Supports cognitive performance*

Supports exercise performance*

Supports mood* 


Caffeine is a methylxanthine compound used to counter fatigue and promote alertness. It’s found in the seeds, fruits, nuts, or leaves of a number of plants native to Africa, East Asia, and South America. These include coffee beans (as well as coffee cherry fruits), cocoa beans, guarana berries, kola nuts, and leaves from tea, guayusa, and yerba mate. Caffeine is quickly absorbed in the gastrointestinal tract and is able to easily cross the blood-brain barrier to reach the brain, where it has stimulating and invigorating mechanisms. The caffeine we get in a morning coffee, a cup of tea, or an energy drink can help us perform better physically and mentally.* It does this by promoting arousal (wakefulness), which is a necessary ingredient for being able to pay attention and react quickly. Not surprisingly, this has led to caffeine being one of the most widely used and studied substances for both sports performance and brain function. 


We use anhydrous caffeine, a dehydrated form of caffeine (the word “anhydrous” means without water) that is highly concentrated.

Caffeine is classified by the US Food and Drug Administration as generally recognized as safe (GRAS).

Caffeine is non-GMO, gluten-free, and vegan.


We consider caffeine to follow hormetic dosing principles (see Neurohacker Dosing Principles) and to have a hormetic range (i.e., a dosing range below and above which results would be poorer). Caffeine is one of the most used, and best studied nootropic and ergogenic compounds. When used as a nootropic (i.e., to promote alertness, focus, reaction time, etc.) caffeine is typically dosed from 50 to 200 mg. When used as an ergogenic (i.e., for sports performance) just prior to exercise the upper end of the dose range can be as high as 600 mg [1]. In both of these cases, responses to caffeine tend to follow a hormetic curve, with low-to-moderate doses of caffeine supporting better cognitive and sports performance, but doses above the higher end of the range hindering performance. We have selected to dose caffeine at the amount found in a small cup of coffee. This is in the middle of the range for nootropic purposes and on the lower end of what’s used for ergogenic purposes.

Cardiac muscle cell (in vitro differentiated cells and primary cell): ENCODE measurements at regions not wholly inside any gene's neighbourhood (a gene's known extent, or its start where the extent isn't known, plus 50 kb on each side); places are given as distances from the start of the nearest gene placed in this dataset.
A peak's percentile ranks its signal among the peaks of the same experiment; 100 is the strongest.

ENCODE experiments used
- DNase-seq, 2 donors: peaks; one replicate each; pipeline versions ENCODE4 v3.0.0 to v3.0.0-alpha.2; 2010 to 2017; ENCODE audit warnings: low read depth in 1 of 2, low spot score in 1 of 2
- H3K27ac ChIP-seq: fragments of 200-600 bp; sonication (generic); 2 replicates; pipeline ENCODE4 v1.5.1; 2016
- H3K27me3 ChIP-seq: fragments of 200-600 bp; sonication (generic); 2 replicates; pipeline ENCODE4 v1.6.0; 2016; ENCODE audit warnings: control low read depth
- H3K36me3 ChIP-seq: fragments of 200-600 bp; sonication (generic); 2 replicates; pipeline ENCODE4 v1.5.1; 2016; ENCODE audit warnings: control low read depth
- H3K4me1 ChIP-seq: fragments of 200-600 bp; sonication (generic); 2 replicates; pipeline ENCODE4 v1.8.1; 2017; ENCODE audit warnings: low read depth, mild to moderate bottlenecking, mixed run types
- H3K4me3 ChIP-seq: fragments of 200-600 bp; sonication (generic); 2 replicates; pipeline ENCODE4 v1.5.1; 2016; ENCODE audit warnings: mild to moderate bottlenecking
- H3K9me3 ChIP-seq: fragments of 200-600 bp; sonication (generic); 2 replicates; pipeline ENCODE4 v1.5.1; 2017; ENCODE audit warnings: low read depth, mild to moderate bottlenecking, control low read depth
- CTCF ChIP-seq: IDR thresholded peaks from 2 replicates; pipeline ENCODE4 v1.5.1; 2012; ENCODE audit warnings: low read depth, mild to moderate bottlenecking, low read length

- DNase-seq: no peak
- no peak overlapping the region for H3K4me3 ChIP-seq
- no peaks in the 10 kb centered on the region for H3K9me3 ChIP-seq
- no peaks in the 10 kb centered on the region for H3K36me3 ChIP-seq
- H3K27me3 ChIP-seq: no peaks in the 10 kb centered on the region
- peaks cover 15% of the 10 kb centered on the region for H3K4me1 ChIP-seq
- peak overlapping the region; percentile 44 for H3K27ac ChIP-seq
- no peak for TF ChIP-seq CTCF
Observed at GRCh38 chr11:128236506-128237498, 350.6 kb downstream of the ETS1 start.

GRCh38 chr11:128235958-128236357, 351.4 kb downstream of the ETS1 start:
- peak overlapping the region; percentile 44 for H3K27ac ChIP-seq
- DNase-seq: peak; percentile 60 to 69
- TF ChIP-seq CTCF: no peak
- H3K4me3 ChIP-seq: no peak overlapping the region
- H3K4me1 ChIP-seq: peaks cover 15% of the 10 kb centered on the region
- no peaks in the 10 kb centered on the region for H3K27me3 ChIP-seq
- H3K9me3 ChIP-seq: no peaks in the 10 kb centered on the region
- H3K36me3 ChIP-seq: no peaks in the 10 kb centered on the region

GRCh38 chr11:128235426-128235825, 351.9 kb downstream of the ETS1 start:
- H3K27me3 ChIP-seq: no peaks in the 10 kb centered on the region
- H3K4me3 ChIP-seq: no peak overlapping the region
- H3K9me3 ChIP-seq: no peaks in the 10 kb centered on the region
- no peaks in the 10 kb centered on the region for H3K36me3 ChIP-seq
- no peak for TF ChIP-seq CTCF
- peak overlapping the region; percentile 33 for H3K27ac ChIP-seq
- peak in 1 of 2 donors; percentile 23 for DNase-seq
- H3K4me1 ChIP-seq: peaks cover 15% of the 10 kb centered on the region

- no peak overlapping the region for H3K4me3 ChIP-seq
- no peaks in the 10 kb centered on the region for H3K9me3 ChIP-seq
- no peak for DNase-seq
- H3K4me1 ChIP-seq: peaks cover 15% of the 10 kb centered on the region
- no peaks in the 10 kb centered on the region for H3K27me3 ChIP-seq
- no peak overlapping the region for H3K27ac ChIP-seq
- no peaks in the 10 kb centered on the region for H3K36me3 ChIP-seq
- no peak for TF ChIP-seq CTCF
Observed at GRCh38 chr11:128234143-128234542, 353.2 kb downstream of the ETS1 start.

Brain function and cognition

Promotes wakefulness [2]

Supports cognitive performance [1,3–7]

Supports executive function [8–10]

Supports information processing rate [11–13]

Supports simple and sustained attention [1,8,13,14]

Supports vigilance [1,14]

Supports task switching [13]

Supports reaction time [1,6,7,13]

Supports reasoning [5]

Supports creative thinking [9]

Supports resistance to mental fatigue [12,14]

Adenosine receptor antagonist [11]

Supports acetylcholine signaling [3,15–17]

Supports dopamine signaling [3,18–23]

Supports serotonin signaling [3,17,24–27]

Supports glutamate signaling [3,18,19]

Supports GABA signaling [3,17]

Supports noradrenaline signaling [3,26]

Supports cortical activation in the brain [3,11]

Supports cerebral metabolism [3,11]

Supports neuroprotective functions [28,29] 


Supports positive affect [3,6,7,10,30] 

Physical performance

Supports resistance to physical fatigue [4,7,8,31]

Supports resistance to exhaustion [1]

Supports muscle endurance and strength exercise activities [1]

Supports speed, power, and agility during intense exercise [1] 

Other effects

Supports metabolic rate [32–34]

Non-selective phosphodiesterase inhibitor [35]


Theobromine as a CNS stimulant, with faster onset and shorter duration than Theobromine [36]

L-Theanine in cognitive performance [12,37–40]

Choline donors (e.g., citicoline, alpha-GPC) to support attention, concentration, and working memory [41]

L-ornithine to support enhanced mood and cognitive performance [42]

Alpinia galanga for cognitive performance [43,44]


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